Sounds like a bad data link between the AACS and the monitoring system. That kind of problem isn't easy to fix remotely, so unless they have a backup link there might not be anything they can do. Voyager 1 is a very old spacecraft. Frankly it's nothing short of amazing that anything on board still works.

    • (Score: 2) by Snotnose on Monday May 23 2022, @08:20PM (6 children)

      by Snotnose (1623) on Monday May 23 2022, @08:20PM (#1247309)

      But can't you just unplug it, wait 20 seconds, and plug it back in?

      I don't understand the issue here.

      --
      I hate it when I see an old person, then realize we went to high school together.
      • (Score: 1, Touché) by Anonymous Coward on Monday May 23 2022, @09:25PM (3 children)

        by Anonymous Coward on Monday May 23 2022, @09:25PM (#1247328)

        If they unplug it, it will cool down to 0.0001 Kelvin. Then all conductors become superconductors, resistors stop resisting, capacitors have no capacity, transistors stop transisting, transformers stop transforming, diodes become conductors, and you're done.
         

        • (Score: 4, Informative) by Immerman on Tuesday May 24 2022, @12:56AM (2 children)

          by Immerman (3985) on Tuesday May 24 2022, @12:56AM (#1247374)

          2.7K, not 0.0001K - The coldest you can passively reach in space is thermal equilibrium with the microwave background radiation. And Voyager is passing through a relatively dense particle field (by deep space standards) at high speed - that's going to heat things up further.

          As for everything else... not so much. Most conductors won't become superconductors at ultra-low temperatures. Depending on capacitor design they can be almost completely unaffected by temperature. Etc.

          • (Score: 0) by Anonymous Coward on Tuesday May 24 2022, @05:06AM

            by Anonymous Coward on Tuesday May 24 2022, @05:06AM (#1247403)

            Way to ruin the joke, party pooper.

          • (Score: 2) by PiMuNu on Tuesday May 24 2022, @02:12PM

            by PiMuNu (3823) on Tuesday May 24 2022, @02:12PM (#1247455)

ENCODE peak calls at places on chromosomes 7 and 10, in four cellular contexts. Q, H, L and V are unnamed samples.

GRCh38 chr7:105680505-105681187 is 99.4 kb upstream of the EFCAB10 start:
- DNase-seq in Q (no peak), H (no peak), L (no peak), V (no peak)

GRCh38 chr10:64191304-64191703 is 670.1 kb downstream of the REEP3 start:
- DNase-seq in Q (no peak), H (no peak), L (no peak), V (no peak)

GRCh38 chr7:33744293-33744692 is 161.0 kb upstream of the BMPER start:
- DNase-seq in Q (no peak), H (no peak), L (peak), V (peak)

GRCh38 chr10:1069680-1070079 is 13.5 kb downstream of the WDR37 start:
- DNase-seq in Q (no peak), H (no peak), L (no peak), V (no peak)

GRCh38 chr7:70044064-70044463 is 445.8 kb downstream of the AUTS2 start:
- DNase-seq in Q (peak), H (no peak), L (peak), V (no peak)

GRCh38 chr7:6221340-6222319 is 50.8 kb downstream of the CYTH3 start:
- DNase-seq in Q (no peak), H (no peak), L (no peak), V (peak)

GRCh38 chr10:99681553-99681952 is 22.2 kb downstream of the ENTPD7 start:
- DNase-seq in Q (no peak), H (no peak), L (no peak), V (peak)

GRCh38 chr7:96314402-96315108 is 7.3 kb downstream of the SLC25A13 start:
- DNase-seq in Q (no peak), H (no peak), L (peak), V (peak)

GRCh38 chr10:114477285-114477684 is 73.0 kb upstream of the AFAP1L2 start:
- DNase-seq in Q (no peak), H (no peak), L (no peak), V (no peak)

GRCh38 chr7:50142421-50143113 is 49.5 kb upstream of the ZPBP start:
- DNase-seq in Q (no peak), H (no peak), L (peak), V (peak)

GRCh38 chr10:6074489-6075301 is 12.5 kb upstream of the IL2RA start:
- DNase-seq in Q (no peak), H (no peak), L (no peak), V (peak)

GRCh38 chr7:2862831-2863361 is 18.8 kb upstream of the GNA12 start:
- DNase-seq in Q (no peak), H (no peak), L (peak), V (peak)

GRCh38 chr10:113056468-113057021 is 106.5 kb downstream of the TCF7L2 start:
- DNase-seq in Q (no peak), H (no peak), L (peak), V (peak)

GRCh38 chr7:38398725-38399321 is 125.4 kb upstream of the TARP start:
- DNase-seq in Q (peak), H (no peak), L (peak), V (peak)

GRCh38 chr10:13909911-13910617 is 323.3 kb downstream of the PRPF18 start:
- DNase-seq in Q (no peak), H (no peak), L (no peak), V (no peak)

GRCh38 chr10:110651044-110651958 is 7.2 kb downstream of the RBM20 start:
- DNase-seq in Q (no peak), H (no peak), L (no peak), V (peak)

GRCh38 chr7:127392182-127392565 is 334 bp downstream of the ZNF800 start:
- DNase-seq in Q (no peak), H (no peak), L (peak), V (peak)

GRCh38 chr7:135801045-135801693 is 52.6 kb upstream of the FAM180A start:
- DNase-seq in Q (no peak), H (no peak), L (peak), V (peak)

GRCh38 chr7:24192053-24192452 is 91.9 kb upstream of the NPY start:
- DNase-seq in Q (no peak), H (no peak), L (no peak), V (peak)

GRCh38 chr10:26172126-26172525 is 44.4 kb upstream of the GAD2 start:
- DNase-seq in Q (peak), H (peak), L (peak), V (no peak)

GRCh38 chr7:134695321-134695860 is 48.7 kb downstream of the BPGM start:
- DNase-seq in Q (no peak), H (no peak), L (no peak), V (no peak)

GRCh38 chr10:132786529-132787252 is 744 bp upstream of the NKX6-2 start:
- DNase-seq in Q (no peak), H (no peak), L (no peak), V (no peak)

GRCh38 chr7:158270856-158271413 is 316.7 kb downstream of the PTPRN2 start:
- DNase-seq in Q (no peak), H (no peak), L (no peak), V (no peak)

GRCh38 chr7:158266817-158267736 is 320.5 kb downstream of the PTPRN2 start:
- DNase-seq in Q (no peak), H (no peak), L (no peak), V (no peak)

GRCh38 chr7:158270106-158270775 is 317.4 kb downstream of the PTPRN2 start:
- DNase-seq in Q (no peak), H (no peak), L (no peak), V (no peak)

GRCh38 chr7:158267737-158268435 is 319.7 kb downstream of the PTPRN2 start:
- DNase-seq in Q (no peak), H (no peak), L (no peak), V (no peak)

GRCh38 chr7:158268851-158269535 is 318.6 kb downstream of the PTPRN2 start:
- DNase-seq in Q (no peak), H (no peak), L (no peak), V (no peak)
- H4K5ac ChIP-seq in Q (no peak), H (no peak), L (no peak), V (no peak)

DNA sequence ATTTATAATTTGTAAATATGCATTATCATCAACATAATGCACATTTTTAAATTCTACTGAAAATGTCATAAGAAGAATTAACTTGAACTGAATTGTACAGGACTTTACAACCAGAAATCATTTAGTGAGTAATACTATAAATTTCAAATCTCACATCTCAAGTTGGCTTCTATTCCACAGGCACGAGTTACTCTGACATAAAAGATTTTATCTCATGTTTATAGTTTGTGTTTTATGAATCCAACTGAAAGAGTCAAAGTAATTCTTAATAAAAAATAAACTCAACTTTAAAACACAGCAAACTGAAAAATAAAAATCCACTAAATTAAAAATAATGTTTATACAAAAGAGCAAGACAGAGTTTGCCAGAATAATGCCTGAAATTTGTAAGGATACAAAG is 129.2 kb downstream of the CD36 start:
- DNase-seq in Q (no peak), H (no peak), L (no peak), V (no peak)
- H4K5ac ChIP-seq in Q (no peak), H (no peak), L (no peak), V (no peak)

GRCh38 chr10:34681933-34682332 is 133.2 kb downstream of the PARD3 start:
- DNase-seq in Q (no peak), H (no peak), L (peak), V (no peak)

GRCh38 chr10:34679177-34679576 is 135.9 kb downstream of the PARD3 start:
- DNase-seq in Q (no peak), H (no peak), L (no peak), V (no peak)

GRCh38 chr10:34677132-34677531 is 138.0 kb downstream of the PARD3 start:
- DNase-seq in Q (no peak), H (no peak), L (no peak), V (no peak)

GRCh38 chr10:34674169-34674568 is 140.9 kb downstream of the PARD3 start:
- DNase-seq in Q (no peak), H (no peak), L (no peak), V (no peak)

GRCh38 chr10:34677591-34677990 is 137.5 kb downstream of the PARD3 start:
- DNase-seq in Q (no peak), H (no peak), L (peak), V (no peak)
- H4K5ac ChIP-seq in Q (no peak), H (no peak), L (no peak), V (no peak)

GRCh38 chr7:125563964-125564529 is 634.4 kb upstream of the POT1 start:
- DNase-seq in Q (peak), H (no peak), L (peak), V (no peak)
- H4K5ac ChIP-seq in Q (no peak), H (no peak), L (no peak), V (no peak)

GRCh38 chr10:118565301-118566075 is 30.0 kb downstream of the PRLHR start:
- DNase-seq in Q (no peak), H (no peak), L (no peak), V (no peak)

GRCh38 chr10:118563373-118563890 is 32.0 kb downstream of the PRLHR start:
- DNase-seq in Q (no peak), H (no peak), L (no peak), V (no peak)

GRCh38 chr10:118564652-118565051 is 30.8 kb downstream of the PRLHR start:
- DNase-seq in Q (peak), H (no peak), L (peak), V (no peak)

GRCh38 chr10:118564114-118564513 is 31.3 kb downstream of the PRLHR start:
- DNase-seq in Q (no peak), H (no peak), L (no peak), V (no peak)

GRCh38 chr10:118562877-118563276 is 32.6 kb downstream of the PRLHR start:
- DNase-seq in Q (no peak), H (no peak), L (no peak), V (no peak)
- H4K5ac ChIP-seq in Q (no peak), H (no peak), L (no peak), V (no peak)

However, at 2.7 K quite a few things become superconducting - Lead, Niobium, Mercury, etc

            https://en.wikipedia.org/wiki/List_of_superconductors [wikipedia.org]

            I always find it amazing how different things are when not on earth.

      • (Score: 0) by Anonymous Coward on Tuesday May 24 2022, @12:40AM

        by Anonymous Coward on Tuesday May 24 2022, @12:40AM (#1247370)

        That would probably work, but the cost of sending a service tech...

      • (Score: 0) by Anonymous Coward on Tuesday May 24 2022, @04:34AM

        by Anonymous Coward on Tuesday May 24 2022, @04:34AM (#1247400)

        Just tell their sysadmin that it will hurt their uptime somehow. They'll find a way to fix the problem, muttering to themselves the whole time about how they have to do everything.

    • (Score: 1) by anubi on Monday May 23 2022, @10:56PM

      by anubi (2828) on Monday May 23 2022, @10:56PM (#1247342) Journal

      I'm amazed too.

      Especially given all the cosmic radiation Voyager is exposed to.

      The universe is hostile to computers Veritasium

      DDG the above if you are curious.

      --
      "Prove all things; hold fast that which is good." [KJV: I Thessalonians 5:21]
  • (Score: 2) by KritonK on Tuesday May 24 2022, @09:17AM (1 child)

    by KritonK (465) on Tuesday May 24 2022, @09:17AM (#1247421)

    Sounds like a fault in the AE-35 unit [fandom.com].

  • (Score: 1, Interesting) by Anonymous Coward on Tuesday May 24 2022, @11:56AM

    by Anonymous Coward on Tuesday May 24 2022, @11:56AM (#1247436)

    It launched in 77. The gates and flops of the time had just transitioned from transistors in welded modules to medium sized ic's. Schematics should be relatively simple by today's standards.

    From the symptoms it sounds like something is broken in the remote attitude monitoring. Remote control and other monitoring is still working.

    Something systemic like power supply seems unlikely. Something localized like a bad gate or flop, or open or short an the interconnection.
    (A short would be the worse if it brings to question another part of the circuitry which is more important.)

    It will be interesting how close they can localize it by looking at the actual and expected data patterns.
    A remote house call to route to a spare circuit will be impressive, if they can figure it out and if one exists.
    Kind of a cool problem to solve.

    It may be that Voyager has a permanent quirk just like Voger.